This is the second in an occasional series about Jews who serve in the Trump administration.
The White House’s top economic policy wonk has been described as “arrogant” and “abrasive” by his former colleagues. But National Economic Council Director Gary Cohn has also received praise for his persistent work ethic.
“At 6 foot 3 and 220 pounds, Cohn can be intimidating,” Bloomberg BusinessWeek wrote in 2011 about the then-chief operating officer of Goldman Sachs. “Visiting Goldman Sachs’s trading floors, he would sometimes hike up one leg and plant his foot on a trader’s desk, his thigh close to the employee’s face, and ask how markets were doing.”
After a 26-year career at Goldman Sachs, Cohn, 56, was thought by many to be a potential successor to CEO Lloyd Blankfein. Then, in December, President-elect Donald Trump tapped Cohn for the White House position.
As director of the National Economic Council, Cohn’s job is to oversee a team of financial advisers and Cabinet members who will provide him with expertise to help craft economic policy for the president.
Cohn, a Democrat, is the 10th person to hold this job. The council was formed in 1993 under President Bill Clinton. He’s the third Jewish Goldman Sachs alumnus in the position, following Robert Rubin, who served under Clinton, and Stephen Friedman, who served under President George W. Bush. In leaving the Wall Street investment bank, Cohn received a $285 million exit package.
Cohn has made clear in interviews with Fox Business and Bloomberg Television that his main priorities are corporate tax reform and deregulation of the financial industry. In a Feb. 3 interview with Bloomberg, he said that after meeting with a number of CEOs, he thinks deregulation is important and would allow banks to have more money to lend to small- and medium-sized businesses. The White House did not respond to a request to speak with Cohn for this article.
He also vowed to “attack all aspects of Dodd-Frank,” referring to legislation signed by President Barack Obama in 2010 aimed at holding banks accountable in the wake of the 2008 recession.
“As of right now, [Cohn is] Mr. Economic Policy in this administration,” said Frank Vogl, an adjunct professor in Georgetown University’s School of Government and an adviser to several financial institutions.
On the same day as Cohn’s interview with Bloomberg, Trump announced that he signed an executive order to roll back sections of Dodd-Frank, including one to require energy companies to disclose payments made to foreign governments — a move Vogl said “had influence” from Cohn.
One reason Cohn has been so influential early on, Vogl said, is because the Trump administration has been slow to appoint lower-level Cabinet members. It was not until Feb. 27 that the rest of Cohn’s economic team in the White House was announced.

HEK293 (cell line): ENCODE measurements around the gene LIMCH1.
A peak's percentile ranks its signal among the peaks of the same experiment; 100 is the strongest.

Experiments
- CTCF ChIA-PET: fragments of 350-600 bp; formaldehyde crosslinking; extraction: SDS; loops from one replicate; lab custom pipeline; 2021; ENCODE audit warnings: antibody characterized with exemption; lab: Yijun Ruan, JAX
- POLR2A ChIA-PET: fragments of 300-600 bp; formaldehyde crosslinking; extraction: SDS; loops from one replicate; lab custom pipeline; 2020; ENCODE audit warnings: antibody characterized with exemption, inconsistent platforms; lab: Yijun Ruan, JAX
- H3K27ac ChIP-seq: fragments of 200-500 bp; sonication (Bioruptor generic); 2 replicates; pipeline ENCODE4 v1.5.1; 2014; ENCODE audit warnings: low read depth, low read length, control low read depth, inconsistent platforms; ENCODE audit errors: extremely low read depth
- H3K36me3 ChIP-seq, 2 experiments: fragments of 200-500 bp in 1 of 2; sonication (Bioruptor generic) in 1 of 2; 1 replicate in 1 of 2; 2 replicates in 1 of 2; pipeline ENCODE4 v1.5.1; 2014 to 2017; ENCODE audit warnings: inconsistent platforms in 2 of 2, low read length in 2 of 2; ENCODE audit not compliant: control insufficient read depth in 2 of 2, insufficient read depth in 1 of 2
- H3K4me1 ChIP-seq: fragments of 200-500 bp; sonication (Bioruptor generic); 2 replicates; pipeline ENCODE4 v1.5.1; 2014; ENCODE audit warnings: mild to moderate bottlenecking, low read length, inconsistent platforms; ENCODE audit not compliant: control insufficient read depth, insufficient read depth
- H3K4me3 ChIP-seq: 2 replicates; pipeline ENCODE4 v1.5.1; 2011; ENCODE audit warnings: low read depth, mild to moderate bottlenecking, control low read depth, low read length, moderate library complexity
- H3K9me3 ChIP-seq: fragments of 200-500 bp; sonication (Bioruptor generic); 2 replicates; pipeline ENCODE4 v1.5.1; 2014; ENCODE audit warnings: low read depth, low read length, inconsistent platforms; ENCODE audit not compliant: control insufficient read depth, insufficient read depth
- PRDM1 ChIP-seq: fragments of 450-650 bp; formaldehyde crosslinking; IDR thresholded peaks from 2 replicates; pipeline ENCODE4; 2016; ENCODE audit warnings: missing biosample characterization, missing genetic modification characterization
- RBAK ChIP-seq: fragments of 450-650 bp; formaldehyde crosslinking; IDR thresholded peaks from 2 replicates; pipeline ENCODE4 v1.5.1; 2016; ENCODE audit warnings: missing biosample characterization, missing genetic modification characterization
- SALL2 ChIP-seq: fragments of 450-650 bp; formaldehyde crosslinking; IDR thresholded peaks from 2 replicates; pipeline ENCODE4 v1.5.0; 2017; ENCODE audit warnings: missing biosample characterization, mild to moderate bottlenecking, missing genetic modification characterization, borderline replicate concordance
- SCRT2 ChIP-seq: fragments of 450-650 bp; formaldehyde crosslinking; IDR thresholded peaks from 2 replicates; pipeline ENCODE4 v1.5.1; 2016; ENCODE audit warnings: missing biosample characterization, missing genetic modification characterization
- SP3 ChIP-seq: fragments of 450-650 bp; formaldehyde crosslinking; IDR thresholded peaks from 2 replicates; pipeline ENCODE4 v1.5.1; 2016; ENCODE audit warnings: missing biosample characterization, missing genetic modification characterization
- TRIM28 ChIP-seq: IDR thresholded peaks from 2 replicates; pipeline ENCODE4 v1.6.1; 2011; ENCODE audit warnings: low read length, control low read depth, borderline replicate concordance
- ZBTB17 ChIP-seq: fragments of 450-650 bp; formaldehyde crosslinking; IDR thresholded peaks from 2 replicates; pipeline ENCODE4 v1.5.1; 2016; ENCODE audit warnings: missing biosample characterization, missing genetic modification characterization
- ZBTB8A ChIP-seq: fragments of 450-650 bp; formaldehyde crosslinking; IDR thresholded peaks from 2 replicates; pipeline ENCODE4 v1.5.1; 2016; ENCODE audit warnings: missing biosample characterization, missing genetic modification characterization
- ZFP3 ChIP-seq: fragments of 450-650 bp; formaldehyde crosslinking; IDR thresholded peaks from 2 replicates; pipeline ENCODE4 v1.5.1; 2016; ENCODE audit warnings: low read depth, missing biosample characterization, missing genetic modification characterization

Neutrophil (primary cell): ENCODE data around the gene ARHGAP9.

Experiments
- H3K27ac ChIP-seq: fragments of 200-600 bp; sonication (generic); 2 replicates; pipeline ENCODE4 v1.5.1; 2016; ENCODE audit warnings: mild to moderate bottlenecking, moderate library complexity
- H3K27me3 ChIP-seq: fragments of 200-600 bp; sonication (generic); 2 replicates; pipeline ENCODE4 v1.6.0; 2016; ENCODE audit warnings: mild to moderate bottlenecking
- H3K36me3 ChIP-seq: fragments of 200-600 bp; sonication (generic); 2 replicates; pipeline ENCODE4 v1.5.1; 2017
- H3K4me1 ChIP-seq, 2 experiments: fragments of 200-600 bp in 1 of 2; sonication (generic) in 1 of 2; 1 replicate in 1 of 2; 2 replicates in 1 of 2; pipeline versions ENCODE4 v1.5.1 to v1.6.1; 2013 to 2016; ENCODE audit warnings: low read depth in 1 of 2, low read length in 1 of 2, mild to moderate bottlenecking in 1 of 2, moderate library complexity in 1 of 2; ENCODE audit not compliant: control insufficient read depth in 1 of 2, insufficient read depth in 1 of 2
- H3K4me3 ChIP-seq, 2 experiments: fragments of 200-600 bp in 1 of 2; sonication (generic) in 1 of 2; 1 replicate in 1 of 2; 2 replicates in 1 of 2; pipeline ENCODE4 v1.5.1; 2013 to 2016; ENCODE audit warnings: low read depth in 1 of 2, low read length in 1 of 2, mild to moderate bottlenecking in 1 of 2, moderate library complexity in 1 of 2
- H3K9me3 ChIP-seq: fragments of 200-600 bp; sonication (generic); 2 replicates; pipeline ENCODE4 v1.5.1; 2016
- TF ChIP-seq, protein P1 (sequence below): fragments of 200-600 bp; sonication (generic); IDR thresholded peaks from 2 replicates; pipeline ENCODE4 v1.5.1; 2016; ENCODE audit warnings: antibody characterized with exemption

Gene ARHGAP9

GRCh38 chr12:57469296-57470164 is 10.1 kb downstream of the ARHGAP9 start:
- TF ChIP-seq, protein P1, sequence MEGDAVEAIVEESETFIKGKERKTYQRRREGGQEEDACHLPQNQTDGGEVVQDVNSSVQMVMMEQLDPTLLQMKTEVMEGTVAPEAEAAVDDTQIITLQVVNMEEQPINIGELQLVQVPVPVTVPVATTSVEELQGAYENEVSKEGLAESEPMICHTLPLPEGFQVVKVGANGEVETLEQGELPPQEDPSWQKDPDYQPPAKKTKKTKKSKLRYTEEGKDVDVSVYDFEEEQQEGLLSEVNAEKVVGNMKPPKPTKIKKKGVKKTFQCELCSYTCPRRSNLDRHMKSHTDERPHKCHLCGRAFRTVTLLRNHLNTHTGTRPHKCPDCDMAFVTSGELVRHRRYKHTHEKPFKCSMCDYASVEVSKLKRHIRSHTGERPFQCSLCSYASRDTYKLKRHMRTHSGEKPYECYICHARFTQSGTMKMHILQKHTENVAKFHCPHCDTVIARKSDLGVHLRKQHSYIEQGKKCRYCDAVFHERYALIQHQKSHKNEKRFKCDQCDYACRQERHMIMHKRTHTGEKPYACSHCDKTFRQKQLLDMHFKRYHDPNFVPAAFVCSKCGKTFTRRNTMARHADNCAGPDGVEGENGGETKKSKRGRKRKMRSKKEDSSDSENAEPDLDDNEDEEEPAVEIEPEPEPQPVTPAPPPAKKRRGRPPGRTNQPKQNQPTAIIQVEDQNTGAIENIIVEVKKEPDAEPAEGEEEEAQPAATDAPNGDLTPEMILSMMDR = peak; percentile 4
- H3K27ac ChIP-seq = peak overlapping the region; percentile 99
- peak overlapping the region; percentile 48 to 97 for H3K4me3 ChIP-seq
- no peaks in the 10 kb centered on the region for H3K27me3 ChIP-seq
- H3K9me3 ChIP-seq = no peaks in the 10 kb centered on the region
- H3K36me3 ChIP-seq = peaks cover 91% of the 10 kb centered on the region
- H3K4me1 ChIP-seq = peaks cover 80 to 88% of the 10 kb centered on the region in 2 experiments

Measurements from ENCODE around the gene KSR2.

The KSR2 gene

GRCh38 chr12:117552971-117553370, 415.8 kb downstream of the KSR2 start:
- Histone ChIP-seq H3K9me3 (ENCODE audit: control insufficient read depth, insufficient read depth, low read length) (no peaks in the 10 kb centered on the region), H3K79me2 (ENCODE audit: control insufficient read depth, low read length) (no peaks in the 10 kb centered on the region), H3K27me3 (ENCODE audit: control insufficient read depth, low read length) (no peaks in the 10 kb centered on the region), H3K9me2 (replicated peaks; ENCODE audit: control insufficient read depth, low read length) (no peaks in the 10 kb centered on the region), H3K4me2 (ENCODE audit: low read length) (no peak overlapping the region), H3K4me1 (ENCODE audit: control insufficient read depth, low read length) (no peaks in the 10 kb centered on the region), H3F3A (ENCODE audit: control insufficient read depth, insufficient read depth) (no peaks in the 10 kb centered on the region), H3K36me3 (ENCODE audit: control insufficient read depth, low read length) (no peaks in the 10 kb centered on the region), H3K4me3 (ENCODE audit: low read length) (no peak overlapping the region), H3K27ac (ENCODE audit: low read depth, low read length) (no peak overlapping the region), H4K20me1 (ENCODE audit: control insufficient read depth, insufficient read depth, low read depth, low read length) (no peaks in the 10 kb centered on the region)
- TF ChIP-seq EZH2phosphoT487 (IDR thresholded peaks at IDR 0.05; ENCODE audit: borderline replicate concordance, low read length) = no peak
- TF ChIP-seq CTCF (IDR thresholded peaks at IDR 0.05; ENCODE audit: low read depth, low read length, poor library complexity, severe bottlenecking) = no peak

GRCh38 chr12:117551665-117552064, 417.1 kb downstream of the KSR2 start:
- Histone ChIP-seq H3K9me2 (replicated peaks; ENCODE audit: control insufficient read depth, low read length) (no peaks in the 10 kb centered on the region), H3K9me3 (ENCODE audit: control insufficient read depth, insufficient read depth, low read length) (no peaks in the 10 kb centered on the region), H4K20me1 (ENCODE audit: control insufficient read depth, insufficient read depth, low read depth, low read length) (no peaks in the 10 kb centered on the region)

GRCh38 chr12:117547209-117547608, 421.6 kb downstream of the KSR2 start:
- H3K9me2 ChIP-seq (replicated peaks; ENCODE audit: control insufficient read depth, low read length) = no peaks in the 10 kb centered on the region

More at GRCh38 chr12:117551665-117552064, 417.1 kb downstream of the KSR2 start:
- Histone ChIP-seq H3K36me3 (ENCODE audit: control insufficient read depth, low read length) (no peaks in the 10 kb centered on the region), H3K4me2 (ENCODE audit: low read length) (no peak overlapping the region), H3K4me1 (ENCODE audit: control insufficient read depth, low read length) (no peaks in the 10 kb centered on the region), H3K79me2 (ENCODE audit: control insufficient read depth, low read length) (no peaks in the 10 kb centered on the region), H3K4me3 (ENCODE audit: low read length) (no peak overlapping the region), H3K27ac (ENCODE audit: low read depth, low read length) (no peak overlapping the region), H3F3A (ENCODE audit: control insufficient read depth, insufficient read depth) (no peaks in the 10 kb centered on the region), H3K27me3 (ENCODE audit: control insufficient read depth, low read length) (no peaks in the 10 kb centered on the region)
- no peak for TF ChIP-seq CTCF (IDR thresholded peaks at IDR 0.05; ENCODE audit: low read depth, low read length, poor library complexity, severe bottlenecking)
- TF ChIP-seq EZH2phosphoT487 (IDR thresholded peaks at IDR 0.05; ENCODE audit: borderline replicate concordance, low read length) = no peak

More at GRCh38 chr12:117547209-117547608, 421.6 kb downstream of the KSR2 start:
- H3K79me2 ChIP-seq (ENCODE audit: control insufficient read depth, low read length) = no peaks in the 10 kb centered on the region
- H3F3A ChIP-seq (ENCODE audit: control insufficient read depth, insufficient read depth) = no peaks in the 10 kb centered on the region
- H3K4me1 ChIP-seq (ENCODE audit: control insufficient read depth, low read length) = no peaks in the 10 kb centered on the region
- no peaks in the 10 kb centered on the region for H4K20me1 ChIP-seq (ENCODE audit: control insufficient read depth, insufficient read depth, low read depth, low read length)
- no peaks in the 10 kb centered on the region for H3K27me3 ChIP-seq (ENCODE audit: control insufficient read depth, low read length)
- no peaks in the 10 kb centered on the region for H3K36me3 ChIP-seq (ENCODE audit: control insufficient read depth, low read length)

“[Gary] Cohn was appointed at a time when the administration didn’t have a Treasury secretary and the president has not appointed members to the Council of Economic Advisers,” Vogl said.
He said that Cohn is “widely respected” on Wall Street for being a “sound analyst of finance” and has a reputation of “unblemished integrity.” But Vogl, who wrote several books on global corruption in the financial industry, worries that Cohn lacks the stamp of approval from the average person.
“Here’s a man who at least in the first few weeks of the Trump administration has had enormous influence on economic policy, and he has just left one of the most powerful positions on Wall Street … advocating policies that have had benefits for firms like Goldman Sachs.”
Vogl continued, “They come, when all is said and done, from a cocoon of enormous wealth and prosperity dealing at the highest level of finance.”
Cohn’s beginnings were more modest. His grandfather came to the United States from Poland at the age of 13 with $8 in his pocket and started an electrician’s business, according to Business Insider.
Cohn grew up in a suburban Cleveland home where his father worked in the family business and later as a real-estate developer.
As a child, Cohn suffered from dyslexia. His mother worried Cohn would never be able to read, said Kathy Kenny, head of Gilmour Academy, a Catholic school in Gates Mill, Ohio, which Cohn attended because it could accommodate his disability.
Kenny, who started teaching English at Gilmour during Cohn’s senior year, did not have him in any classes but saw that he had become a leader in the school during his time there.
“My impression of Gary during his senior year was he was in charge of everything,” she said. “He was just that kind of kid … if there was a basketball concession stand he was the one trying to maximize profits.”
Kenny, who has kept in touch with Cohn, thinks his take-charge attitude will serve him well in the White House.
“You talk about determination and dedication and focus. He’s a person of strong character and fortitude and he will work hard to do what he thinks is best.”